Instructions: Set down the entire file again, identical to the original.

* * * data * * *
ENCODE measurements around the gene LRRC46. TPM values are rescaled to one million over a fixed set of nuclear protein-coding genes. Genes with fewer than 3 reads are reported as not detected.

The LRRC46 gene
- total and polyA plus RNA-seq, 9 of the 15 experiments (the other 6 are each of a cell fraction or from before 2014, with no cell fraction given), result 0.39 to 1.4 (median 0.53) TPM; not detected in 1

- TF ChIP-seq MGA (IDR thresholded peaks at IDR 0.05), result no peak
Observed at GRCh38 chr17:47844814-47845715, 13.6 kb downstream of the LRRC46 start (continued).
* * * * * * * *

ENCODE measurements around the gene LRRC46. TPM values are rescaled to one million over a fixed set of nuclear protein-coding genes. Genes with fewer than 3 reads are reported as not detected.

The LRRC46 gene
- total and polyA plus RNA-seq, 9 of the 15 experiments (the other 6 are each of a cell fraction or from before 2014, with no cell fraction given), result 0.39 to 1.4 (median 0.53) TPM; not detected in 1

- TF ChIP-seq MGA (IDR thresholded peaks at IDR 0.05), result no peak
Observed at GRCh38 chr17:47844814-47845715, 13.6 kb downstream of the LRRC46 start (continued).